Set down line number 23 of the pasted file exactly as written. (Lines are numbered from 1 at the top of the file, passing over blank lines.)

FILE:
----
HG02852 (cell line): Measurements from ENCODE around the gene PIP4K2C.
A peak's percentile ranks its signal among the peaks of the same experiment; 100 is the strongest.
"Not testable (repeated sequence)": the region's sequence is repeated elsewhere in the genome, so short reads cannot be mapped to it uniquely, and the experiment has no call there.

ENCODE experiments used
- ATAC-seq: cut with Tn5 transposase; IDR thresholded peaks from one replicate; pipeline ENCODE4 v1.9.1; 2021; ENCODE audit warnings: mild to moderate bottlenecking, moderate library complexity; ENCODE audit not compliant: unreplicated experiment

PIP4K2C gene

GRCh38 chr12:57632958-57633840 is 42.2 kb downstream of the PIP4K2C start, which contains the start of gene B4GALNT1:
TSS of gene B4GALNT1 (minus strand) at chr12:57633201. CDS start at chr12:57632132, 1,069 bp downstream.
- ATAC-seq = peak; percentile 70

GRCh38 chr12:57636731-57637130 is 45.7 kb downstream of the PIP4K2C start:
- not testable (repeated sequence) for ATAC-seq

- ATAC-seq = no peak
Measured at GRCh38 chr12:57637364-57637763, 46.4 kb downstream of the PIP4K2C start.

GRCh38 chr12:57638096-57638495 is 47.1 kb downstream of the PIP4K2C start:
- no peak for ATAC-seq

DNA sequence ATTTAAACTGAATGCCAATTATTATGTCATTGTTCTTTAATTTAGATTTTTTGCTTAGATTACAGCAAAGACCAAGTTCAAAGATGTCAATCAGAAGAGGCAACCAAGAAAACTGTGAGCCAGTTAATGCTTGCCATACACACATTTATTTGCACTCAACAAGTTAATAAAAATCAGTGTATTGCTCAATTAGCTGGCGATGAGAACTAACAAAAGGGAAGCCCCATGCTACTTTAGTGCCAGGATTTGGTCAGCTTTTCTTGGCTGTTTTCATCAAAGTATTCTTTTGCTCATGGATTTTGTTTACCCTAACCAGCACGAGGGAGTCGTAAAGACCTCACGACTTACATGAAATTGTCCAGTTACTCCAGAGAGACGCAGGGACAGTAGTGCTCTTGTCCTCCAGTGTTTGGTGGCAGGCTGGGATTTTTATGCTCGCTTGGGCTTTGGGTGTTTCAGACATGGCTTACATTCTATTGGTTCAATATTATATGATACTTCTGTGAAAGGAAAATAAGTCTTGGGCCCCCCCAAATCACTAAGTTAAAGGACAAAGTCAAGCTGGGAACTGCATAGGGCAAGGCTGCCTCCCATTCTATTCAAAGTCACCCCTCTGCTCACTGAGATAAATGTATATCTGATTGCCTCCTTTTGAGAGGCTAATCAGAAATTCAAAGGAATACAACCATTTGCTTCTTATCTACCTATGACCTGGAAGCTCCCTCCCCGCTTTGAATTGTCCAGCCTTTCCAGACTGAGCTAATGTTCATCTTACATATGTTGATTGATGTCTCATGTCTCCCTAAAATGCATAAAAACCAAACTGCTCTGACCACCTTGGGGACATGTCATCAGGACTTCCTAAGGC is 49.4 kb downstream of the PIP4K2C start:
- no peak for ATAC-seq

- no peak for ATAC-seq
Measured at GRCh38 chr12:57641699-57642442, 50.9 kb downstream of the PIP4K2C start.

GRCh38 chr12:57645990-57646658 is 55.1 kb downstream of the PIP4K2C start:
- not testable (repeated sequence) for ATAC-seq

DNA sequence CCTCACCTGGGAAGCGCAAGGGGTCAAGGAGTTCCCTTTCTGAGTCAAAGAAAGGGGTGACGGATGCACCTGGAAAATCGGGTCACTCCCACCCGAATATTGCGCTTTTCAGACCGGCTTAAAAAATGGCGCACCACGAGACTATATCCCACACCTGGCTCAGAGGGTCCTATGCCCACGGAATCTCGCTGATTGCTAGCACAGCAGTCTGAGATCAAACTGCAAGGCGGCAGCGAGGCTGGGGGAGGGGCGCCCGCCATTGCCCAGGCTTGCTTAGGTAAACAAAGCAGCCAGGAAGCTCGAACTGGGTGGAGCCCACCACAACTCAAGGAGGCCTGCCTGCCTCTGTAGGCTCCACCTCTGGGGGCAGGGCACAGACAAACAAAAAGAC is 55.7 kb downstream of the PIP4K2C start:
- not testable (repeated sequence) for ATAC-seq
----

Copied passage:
- not testable (repeated sequence) for ATAC-seq